Good job bringing this to light. People won't realise how huge the problem is and municipalities are woefully ill equipped to...
Agreed; mining can never be sustainable, but then how do you get the metals to make all the things you need in the course of...
Very good piece.
signatures of the past, embedded deep inside polar ice, reveal that the current levels of greenhouse gases, such as carbon dioxide (co2) and methane, are the highest over the last 650,000 years.
An international team of scientists studied air bubbles trapped in cylindrical pieces drilled from a depth of up to 3,200 metres in the Antarctic ice sheet, as part of the ongoing European Project for Ice Coring in Antarctica (epica). They say co2 concentration has never exceeded 290 parts per million (ppm) over the past 650,000 years, which has had eight ice ages with fairly long warm periods in between. Today, co2 concentrations hover around 375 ppm. The finding punctures the claim of climate change sceptics that increasing greenhouse gas levels have more to do with natural climatic variations than with human-made changes.
epica is located in east Antarctica where low snowfall rates allow extremely old sections of ice to be accessed. About 10 per cent of an ice core's volume consists of air bubbles that contain clues about the planet's climatic history.
The findings also confirmed that co2 levels have risen 200 times faster over the last 50 years than at any other time in 650,000 years, says Thomas Stocker, a University of Bern physicist and the lead author of the study that appeared in Science (Vol 310, No 5752, November 25, 2005). The study extends the time period for which data is available by 210,000 years. The earlier ice cores drilled from Russian-controlled Vostok station in Antarctica gave information about the last 440,000 years.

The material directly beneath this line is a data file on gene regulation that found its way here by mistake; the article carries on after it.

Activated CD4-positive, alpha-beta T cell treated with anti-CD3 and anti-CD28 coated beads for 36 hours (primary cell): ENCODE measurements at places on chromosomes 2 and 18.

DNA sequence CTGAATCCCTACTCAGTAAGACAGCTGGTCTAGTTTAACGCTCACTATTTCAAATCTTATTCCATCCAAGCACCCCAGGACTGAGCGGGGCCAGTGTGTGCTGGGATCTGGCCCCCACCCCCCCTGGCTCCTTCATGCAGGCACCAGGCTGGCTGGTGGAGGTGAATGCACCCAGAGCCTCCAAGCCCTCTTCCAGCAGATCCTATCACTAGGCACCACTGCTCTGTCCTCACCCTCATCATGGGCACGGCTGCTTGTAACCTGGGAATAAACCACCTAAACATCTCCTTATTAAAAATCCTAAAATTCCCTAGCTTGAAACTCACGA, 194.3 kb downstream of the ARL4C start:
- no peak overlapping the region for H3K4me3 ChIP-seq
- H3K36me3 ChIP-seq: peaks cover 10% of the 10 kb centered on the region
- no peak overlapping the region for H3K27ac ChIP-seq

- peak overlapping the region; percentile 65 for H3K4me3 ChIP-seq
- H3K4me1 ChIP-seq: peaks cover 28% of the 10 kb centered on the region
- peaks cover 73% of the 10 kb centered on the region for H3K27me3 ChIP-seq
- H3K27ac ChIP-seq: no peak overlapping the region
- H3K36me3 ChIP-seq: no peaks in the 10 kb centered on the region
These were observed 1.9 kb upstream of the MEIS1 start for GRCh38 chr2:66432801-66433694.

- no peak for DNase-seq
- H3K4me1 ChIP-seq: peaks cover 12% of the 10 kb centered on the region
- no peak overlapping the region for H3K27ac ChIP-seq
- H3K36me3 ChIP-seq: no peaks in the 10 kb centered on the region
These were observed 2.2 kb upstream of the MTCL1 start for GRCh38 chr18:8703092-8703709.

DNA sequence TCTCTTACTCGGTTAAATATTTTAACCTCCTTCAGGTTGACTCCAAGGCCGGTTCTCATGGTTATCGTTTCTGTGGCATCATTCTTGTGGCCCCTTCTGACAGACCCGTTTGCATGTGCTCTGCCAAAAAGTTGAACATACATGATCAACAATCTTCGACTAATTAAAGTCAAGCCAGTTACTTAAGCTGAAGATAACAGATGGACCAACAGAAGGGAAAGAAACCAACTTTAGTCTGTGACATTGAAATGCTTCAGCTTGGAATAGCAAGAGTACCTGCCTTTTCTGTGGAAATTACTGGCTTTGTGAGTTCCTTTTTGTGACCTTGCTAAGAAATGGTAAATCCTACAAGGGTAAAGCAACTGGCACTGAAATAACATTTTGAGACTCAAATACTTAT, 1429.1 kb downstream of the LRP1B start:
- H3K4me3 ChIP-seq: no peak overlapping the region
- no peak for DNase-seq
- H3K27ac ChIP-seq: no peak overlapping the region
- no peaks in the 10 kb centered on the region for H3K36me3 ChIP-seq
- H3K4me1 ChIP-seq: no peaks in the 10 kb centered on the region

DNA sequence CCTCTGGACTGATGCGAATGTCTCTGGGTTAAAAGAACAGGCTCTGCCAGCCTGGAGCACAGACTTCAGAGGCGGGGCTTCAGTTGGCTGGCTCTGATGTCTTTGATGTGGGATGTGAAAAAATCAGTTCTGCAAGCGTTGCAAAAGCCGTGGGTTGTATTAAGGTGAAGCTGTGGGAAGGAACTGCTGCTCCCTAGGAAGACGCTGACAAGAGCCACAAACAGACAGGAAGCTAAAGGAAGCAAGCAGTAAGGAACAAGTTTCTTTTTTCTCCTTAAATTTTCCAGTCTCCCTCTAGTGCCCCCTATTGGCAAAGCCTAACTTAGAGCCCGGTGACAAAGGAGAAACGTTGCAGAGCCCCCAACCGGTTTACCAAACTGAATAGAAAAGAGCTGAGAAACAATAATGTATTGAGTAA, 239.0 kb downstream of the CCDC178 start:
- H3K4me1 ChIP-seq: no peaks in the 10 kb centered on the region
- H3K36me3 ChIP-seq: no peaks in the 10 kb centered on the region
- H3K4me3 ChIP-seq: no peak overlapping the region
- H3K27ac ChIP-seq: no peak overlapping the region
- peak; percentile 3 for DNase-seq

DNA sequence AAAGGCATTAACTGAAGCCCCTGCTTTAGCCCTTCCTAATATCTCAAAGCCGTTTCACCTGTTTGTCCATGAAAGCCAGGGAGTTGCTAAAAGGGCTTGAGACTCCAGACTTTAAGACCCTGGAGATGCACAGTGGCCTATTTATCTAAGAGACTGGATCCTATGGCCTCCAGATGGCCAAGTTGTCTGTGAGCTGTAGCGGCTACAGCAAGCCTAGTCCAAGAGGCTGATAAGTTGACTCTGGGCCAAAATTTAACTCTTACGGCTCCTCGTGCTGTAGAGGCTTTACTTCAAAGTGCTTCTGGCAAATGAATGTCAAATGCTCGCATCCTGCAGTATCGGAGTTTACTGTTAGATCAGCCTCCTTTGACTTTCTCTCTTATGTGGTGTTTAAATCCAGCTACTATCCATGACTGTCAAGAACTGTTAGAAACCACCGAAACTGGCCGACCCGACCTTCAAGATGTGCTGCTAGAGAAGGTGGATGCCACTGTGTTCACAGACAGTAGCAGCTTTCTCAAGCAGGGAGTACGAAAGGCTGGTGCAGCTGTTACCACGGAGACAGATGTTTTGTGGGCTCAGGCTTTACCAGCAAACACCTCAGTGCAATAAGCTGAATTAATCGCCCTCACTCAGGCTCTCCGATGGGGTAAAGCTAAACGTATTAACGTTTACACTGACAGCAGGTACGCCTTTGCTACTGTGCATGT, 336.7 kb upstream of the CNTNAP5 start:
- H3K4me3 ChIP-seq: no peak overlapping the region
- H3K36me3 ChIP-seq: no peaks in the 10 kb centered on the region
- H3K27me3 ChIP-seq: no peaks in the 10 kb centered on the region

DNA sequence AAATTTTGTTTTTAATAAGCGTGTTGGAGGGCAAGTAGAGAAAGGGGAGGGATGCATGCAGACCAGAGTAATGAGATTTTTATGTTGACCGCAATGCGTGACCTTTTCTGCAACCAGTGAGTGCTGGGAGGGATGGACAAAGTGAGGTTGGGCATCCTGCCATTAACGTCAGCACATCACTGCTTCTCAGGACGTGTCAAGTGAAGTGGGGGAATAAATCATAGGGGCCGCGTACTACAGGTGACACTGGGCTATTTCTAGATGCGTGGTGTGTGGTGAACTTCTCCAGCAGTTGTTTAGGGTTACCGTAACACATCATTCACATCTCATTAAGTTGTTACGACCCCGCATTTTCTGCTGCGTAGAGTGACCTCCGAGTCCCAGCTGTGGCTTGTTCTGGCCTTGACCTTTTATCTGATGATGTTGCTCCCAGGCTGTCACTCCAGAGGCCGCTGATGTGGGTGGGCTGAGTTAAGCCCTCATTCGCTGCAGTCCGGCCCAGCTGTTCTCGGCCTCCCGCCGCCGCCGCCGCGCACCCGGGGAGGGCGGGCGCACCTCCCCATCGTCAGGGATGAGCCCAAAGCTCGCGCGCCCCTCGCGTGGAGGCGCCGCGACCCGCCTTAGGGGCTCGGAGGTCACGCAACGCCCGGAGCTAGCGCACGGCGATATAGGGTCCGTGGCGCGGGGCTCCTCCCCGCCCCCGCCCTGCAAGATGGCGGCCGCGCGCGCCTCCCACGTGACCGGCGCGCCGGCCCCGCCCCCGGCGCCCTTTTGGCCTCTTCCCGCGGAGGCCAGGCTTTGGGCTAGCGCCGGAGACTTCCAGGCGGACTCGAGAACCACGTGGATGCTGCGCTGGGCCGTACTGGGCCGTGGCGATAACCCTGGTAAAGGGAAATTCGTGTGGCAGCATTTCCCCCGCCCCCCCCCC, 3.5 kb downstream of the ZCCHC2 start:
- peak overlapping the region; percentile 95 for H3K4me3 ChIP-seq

The situation is similar for methane: its levels hovered around 600 parts per billion (ppb) in the past. But today's atmospheric methane concentration is well over 1,700 ppb.
Stocker attributes the high levels of greenhouse gases to the large global use of fossil fuels. "Only through the impact of humans have greenhouse gases been raised above natural levels," says Hubertus Fischer of the Alfred Wegener Institute in Germany.
Another study, which appeared in Nature (Vol 438, No 7066, November 17, 2005), predicted severe water scarcity due to global warming. Globally, glaciers and storage packs of snow will shrink, causing water shortages and other problems that will impact millions of people, say researchers from Scripps Institution of Oceanography at the University of California, San Diego, and from University of Washington, both in the us.